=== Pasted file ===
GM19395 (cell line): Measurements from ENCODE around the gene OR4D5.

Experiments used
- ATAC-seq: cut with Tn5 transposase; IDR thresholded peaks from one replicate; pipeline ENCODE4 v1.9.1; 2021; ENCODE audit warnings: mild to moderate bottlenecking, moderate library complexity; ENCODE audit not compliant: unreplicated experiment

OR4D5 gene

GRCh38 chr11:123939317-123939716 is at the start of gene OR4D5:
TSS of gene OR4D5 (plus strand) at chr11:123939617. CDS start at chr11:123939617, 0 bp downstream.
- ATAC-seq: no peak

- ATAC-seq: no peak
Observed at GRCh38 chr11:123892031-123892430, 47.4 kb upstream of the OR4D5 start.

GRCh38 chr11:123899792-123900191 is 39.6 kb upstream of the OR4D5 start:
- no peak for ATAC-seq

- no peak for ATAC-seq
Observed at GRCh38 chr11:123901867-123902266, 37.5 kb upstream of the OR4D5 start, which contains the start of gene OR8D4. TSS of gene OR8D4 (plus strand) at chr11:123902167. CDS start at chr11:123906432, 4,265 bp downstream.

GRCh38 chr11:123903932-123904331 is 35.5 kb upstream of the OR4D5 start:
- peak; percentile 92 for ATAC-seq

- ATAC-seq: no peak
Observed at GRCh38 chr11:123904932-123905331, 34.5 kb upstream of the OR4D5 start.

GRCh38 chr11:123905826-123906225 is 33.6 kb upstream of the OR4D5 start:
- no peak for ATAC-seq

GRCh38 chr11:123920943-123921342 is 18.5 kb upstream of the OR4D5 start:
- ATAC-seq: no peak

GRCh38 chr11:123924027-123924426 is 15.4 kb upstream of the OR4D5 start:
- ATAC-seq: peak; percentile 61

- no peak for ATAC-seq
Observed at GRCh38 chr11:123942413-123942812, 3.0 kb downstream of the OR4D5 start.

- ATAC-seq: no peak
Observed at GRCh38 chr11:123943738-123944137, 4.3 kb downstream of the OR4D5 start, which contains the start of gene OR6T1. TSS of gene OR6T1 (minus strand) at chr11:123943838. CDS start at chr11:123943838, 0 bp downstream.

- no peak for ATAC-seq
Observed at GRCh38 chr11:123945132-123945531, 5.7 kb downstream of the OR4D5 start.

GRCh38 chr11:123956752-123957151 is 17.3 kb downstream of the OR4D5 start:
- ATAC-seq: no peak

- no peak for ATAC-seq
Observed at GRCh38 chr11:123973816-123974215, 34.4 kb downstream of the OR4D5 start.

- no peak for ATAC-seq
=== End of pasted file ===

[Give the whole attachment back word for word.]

GM19395 (cell line): Measurements from ENCODE around the gene OR4D5.

Experiments used
- ATAC-seq: cut with Tn5 transposase; IDR thresholded peaks from one replicate; pipeline ENCODE4 v1.9.1; 2021; ENCODE audit warnings: mild to moderate bottlenecking, moderate library complexity; ENCODE audit not compliant: unreplicated experiment

OR4D5 gene

GRCh38 chr11:123939317-123939716 is at the start of gene OR4D5:
TSS of gene OR4D5 (plus strand) at chr11:123939617. CDS start at chr11:123939617, 0 bp downstream.
- ATAC-seq: no peak

- ATAC-seq: no peak
Observed at GRCh38 chr11:123892031-123892430, 47.4 kb upstream of the OR4D5 start.

GRCh38 chr11:123899792-123900191 is 39.6 kb upstream of the OR4D5 start:
- no peak for ATAC-seq

- no peak for ATAC-seq
Observed at GRCh38 chr11:123901867-123902266, 37.5 kb upstream of the OR4D5 start, which contains the start of gene OR8D4. TSS of gene OR8D4 (plus strand) at chr11:123902167. CDS start at chr11:123906432, 4,265 bp downstream.

GRCh38 chr11:123903932-123904331 is 35.5 kb upstream of the OR4D5 start:
- peak; percentile 92 for ATAC-seq

- ATAC-seq: no peak
Observed at GRCh38 chr11:123904932-123905331, 34.5 kb upstream of the OR4D5 start.

GRCh38 chr11:123905826-123906225 is 33.6 kb upstream of the OR4D5 start:
- no peak for ATAC-seq

GRCh38 chr11:123920943-123921342 is 18.5 kb upstream of the OR4D5 start:
- ATAC-seq: no peak

GRCh38 chr11:123924027-123924426 is 15.4 kb upstream of the OR4D5 start:
- ATAC-seq: peak; percentile 61

- no peak for ATAC-seq
Observed at GRCh38 chr11:123942413-123942812, 3.0 kb downstream of the OR4D5 start.

- ATAC-seq: no peak
Observed at GRCh38 chr11:123943738-123944137, 4.3 kb downstream of the OR4D5 start, which contains the start of gene OR6T1. TSS of gene OR6T1 (minus strand) at chr11:123943838. CDS start at chr11:123943838, 0 bp downstream.

- no peak for ATAC-seq
Observed at GRCh38 chr11:123945132-123945531, 5.7 kb downstream of the OR4D5 start.

GRCh38 chr11:123956752-123957151 is 17.3 kb downstream of the OR4D5 start:
- ATAC-seq: no peak

- no peak for ATAC-seq
Observed at GRCh38 chr11:123973816-123974215, 34.4 kb downstream of the OR4D5 start.

- no peak for ATAC-seq